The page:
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Shopping Jul 17 2020
Elvis and Kresse: A Fire-Hose Rescue
Whitstable

By Whitstable

 

K

ent based Elvis & Kresse use abandoned fire hose for their gorgeous bags

Kresse Wesling left the heat and humidity of Hong Kong in 2004 to come to the UK. Discarding Buckingham Palace and Madam Tussauds, first on her must-see list was landfill sites.

 

Elvis Kresse Kent Donate

‘Waste is a really interesting way to find about a country and its culture. What does it discard? It can be both wonderful and disgusting.,’ she enthuses citing the horrifying statistics of our island’s disposal culture with less joy.

 

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Rummaging around the landfill

It was amongst the landfill smells and debris that Kresse came across the rusty red material that makes up the fire brigade hose. These are created out of synthetic rubber and they go to waste when they are too damaged to repair or come to the end of their natural health and safety life which is 25 years. At this point of her research the industrious Kresse, who once made Britain’s most entrepreneurial women list, got thinking.

 

 

“ We spoke to the London Fire Brigade and mounted a rescue, they were only too happy to keep these hoses out of landfill. . .]

 

 

Elvis Kresse Compact Briefcase

The feeling was mutual despite the many hurdles they had to overcome to turn this tough material into the luxurious and stylish bags they sells on their website.

 

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Giving the fashion houses a run for their money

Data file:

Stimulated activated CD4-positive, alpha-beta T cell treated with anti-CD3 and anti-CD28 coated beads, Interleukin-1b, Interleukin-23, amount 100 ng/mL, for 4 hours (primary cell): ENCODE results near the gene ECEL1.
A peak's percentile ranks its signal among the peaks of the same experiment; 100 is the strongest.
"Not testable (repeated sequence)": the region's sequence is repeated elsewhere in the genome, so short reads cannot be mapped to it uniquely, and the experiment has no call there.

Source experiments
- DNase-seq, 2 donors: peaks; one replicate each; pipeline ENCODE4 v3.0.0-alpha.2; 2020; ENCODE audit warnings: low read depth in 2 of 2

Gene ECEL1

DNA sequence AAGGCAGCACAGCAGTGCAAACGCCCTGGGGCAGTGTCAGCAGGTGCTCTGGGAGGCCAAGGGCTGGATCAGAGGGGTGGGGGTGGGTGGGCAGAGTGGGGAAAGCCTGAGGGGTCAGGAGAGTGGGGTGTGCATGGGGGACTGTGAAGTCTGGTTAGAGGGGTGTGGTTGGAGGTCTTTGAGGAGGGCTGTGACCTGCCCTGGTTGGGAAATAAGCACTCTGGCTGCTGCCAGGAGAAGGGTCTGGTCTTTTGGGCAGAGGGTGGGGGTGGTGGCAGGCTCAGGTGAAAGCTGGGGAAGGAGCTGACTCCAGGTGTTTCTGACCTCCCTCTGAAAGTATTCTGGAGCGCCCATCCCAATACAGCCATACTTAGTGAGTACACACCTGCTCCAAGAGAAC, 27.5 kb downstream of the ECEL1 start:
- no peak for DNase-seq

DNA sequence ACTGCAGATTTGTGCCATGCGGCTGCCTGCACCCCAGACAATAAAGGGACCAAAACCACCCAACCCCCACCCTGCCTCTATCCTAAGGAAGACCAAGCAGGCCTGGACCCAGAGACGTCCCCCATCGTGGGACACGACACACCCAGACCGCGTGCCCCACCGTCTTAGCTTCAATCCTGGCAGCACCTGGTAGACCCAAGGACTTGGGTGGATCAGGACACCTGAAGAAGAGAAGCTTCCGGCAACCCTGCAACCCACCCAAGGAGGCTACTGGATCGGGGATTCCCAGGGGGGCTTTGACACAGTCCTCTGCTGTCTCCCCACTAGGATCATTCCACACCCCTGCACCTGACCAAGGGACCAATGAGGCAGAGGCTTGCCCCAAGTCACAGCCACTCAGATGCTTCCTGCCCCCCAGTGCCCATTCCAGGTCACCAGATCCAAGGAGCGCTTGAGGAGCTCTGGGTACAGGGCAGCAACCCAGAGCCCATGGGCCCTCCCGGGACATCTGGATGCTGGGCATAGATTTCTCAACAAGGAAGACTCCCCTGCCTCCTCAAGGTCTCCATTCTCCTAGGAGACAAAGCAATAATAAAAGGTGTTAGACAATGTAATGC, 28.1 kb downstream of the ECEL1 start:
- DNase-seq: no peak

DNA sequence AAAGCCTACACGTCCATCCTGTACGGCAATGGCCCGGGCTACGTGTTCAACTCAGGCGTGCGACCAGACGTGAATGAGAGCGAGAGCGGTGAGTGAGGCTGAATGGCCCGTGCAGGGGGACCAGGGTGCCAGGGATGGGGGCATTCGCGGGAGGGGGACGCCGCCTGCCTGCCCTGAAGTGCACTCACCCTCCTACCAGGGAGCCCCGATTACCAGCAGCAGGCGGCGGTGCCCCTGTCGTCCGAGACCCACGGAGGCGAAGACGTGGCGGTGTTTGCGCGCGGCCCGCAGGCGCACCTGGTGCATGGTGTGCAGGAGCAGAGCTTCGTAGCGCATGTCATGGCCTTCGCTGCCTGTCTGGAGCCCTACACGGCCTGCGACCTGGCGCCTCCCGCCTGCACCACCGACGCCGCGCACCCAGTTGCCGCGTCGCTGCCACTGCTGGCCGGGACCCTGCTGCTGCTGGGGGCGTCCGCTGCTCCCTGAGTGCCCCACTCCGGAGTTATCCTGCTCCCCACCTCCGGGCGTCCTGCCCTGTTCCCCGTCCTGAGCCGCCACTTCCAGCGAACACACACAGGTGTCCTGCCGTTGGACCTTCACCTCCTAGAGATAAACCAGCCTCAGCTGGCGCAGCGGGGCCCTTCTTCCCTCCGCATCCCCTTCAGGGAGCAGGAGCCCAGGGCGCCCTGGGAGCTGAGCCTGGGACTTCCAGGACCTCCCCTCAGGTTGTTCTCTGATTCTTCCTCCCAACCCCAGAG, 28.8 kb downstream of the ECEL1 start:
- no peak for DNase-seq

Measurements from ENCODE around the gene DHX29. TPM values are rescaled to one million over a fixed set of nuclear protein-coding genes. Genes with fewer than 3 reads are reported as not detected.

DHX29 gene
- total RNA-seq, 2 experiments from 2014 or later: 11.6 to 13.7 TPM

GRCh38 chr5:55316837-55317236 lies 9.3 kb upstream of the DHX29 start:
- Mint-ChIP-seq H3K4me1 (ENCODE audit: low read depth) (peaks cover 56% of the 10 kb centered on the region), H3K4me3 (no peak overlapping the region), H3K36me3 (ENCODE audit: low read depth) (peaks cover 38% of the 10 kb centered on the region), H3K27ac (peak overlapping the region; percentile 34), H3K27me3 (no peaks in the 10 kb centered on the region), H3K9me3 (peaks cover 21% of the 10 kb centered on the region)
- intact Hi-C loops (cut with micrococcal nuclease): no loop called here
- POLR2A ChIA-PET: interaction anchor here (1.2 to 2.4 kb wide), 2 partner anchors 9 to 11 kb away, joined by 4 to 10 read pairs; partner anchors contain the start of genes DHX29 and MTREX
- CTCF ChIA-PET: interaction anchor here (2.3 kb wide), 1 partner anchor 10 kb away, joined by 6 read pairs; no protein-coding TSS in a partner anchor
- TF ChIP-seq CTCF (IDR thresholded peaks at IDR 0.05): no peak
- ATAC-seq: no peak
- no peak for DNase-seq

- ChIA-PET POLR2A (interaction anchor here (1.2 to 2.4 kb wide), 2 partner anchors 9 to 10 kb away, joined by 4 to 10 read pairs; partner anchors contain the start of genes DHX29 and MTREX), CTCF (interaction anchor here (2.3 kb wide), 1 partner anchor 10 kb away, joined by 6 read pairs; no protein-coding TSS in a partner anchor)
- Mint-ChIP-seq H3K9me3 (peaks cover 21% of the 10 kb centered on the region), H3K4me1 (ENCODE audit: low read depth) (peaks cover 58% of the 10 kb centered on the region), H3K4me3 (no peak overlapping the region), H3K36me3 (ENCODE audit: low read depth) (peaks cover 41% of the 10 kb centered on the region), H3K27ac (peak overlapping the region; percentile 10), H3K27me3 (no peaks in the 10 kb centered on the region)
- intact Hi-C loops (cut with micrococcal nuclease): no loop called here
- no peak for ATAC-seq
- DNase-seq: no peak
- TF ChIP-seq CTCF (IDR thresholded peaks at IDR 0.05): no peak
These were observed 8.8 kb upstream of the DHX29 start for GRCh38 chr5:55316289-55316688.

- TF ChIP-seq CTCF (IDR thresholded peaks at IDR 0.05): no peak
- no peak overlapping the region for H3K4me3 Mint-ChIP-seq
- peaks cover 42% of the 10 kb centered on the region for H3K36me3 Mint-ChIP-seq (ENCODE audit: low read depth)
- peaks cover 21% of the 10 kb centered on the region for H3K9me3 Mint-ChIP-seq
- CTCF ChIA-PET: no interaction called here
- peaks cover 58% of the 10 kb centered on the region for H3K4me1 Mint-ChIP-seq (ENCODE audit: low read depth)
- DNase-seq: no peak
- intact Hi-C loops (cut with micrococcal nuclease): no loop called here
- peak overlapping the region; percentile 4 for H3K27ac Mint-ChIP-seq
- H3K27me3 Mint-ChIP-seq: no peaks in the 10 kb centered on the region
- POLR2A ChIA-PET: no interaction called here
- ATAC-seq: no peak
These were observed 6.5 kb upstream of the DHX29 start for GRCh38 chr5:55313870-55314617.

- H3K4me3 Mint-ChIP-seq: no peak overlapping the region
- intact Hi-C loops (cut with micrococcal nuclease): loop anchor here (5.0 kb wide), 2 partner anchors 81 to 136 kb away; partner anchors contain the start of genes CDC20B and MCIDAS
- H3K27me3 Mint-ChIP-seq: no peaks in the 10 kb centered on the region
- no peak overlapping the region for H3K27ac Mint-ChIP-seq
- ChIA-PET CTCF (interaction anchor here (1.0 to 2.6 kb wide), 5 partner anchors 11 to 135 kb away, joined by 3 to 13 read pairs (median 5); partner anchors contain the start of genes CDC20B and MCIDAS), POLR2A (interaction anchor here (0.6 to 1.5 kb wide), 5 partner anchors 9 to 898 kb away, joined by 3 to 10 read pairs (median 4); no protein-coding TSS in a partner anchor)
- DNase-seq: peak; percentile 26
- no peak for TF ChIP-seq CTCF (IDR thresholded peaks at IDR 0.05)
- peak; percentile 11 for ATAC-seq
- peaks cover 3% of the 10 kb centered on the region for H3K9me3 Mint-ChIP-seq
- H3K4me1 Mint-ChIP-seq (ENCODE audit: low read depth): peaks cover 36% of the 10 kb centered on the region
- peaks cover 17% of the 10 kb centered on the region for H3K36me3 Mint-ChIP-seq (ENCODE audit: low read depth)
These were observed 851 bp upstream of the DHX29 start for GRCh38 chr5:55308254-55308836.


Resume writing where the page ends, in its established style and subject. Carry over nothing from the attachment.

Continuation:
‘We originally thought we would make roof tiles, or construction materials and then we did some research and found that the high grade synthetic rubber was very similar to the ones used by high end French fashion houses so we got to work,’ says Kresse who holds an MBE.

 

The designs that the company have made out of landfill headed material are distinctive and high-end and the only thing that could remind you of the fire brigade are their wonderful colours. But once you handle them, you realise that not only do they look good but they are fireman strong too.

 

 

“ The material is very strong and durable – it deserves a second life . . .]

 

 

…insists Kresse who has also created goods out of leather offcuts in a process which she describes as being ‘like Lego.’

Elvis Kresse Whitstable Rescue

As for the future, Elvis & Kresse are also working on other ways to give our discarded materials a luxurious second life such as with littered aluminium cans.

 

With the help of Queen Mary University researchers they are hoping to turn them into hardware for belts and bags and are committed to working open source for their process to inspire other businesses to follow their eco conscious lead. But for now, why not snap up one of their adorable bags whilst they are still flaming, fire engine hot ?

 

ENDS

 

 

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